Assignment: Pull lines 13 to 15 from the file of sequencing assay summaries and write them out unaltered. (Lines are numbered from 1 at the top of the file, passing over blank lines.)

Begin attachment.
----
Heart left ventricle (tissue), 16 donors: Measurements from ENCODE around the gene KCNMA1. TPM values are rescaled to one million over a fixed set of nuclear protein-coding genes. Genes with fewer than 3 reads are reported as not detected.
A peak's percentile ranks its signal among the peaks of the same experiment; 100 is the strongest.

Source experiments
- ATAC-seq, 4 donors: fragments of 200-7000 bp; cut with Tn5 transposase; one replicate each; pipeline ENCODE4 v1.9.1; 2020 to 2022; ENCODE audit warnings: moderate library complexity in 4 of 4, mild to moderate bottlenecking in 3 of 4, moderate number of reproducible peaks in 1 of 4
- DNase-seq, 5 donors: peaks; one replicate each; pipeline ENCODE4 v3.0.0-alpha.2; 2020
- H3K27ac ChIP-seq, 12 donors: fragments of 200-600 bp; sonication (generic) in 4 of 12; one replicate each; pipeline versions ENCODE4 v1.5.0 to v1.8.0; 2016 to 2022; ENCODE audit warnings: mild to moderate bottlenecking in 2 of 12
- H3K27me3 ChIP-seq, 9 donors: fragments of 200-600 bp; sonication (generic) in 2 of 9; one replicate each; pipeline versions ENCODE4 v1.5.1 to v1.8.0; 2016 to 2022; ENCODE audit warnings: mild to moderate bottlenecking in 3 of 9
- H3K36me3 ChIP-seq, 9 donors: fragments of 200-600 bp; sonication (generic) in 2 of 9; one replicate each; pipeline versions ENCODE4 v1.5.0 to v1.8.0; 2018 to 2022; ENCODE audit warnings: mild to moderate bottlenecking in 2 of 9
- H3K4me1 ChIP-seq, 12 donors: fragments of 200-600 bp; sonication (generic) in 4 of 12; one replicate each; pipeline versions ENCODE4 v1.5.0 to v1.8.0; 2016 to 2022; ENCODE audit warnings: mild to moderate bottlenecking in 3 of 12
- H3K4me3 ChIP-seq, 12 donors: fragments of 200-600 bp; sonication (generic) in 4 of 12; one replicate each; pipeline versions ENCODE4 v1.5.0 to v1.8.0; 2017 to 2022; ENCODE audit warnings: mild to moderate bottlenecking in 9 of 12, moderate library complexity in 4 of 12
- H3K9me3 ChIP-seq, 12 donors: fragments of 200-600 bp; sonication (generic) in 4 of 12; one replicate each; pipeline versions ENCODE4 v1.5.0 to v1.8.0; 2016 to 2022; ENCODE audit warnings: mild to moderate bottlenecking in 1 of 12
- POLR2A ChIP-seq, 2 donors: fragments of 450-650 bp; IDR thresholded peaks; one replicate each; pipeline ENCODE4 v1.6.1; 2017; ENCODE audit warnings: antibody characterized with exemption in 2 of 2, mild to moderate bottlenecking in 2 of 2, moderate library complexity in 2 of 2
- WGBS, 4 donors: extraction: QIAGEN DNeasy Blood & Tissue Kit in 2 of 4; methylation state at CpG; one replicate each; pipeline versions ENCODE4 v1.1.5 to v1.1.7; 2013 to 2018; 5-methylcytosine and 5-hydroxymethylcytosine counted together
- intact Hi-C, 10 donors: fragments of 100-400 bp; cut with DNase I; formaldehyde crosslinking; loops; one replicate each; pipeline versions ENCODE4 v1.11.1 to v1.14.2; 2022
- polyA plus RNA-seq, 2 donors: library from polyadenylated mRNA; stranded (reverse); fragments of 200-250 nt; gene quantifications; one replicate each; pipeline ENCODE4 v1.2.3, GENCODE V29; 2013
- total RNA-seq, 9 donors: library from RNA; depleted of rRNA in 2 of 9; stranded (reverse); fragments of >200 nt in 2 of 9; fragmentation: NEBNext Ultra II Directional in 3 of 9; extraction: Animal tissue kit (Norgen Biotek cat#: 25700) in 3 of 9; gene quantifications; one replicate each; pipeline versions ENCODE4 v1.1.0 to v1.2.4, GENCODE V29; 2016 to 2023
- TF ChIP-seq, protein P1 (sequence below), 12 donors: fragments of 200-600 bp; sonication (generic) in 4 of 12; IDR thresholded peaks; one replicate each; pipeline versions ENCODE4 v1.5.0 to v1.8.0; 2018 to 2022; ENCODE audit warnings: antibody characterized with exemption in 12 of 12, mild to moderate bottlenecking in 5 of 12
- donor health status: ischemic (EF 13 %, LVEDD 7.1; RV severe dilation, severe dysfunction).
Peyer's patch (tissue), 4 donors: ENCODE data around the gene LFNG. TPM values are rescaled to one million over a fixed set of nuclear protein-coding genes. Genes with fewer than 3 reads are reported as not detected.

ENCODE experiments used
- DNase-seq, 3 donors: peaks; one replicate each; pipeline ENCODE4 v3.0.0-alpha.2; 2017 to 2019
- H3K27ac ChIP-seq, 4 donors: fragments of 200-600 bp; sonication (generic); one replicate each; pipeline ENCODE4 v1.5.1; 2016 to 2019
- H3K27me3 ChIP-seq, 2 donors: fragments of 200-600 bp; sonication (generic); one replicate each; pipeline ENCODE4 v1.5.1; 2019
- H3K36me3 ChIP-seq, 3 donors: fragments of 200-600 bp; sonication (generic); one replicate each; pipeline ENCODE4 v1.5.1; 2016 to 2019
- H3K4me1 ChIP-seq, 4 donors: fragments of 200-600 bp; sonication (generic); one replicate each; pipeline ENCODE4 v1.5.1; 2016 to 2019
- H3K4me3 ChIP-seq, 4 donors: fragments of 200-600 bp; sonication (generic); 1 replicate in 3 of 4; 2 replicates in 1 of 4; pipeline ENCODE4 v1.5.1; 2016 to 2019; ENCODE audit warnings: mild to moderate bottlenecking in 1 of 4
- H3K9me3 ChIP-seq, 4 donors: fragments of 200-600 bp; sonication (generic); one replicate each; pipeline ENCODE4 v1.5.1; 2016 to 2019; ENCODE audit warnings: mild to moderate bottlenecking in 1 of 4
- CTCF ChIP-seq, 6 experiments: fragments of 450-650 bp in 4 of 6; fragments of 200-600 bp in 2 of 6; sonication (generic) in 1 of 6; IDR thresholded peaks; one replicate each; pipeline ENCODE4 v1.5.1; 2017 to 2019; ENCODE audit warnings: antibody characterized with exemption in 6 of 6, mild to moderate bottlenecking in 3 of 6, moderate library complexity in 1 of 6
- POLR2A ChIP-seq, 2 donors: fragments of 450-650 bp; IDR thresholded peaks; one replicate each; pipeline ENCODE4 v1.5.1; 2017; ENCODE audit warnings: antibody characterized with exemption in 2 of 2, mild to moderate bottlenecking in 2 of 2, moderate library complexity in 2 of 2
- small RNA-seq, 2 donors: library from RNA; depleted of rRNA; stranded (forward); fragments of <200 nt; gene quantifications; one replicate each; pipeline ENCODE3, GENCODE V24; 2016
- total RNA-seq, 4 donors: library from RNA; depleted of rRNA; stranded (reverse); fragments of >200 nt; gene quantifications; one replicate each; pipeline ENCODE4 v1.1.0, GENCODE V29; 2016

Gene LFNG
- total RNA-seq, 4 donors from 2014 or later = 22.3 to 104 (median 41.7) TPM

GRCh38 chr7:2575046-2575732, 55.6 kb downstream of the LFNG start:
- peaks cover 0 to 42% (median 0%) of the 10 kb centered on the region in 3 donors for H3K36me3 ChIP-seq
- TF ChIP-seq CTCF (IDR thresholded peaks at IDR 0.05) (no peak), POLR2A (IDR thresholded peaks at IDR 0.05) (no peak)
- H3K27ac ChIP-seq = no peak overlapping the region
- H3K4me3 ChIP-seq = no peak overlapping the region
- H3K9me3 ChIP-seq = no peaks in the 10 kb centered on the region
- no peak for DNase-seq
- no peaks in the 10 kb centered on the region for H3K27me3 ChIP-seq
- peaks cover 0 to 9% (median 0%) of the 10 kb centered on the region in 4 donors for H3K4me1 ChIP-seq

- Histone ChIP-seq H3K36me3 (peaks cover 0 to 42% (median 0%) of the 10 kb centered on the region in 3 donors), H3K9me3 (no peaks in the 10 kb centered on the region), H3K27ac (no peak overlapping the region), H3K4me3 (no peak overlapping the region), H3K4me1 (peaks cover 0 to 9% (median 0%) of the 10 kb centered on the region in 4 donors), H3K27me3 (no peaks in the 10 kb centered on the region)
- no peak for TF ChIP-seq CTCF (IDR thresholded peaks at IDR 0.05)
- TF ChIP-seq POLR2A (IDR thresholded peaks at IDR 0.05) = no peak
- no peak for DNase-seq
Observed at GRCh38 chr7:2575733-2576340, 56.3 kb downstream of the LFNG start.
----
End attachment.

- WGBS, 4 donors: extraction: QIAGEN DNeasy Blood & Tissue Kit in 2 of 4; methylation state at CpG; one replicate each; pipeline versions ENCODE4 v1.1.5 to v1.1.7; 2013 to 2018; 5-methylcytosine and 5-hydroxymethylcytosine counted together
- intact Hi-C, 10 donors: fragments of 100-400 bp; cut with DNase I; formaldehyde crosslinking; loops; one replicate each; pipeline versions ENCODE4 v1.11.1 to v1.14.2; 2022
- polyA plus RNA-seq, 2 donors: library from polyadenylated mRNA; stranded (reverse); fragments of 200-250 nt; gene quantifications; one replicate each; pipeline ENCODE4 v1.2.3, GENCODE V29; 2013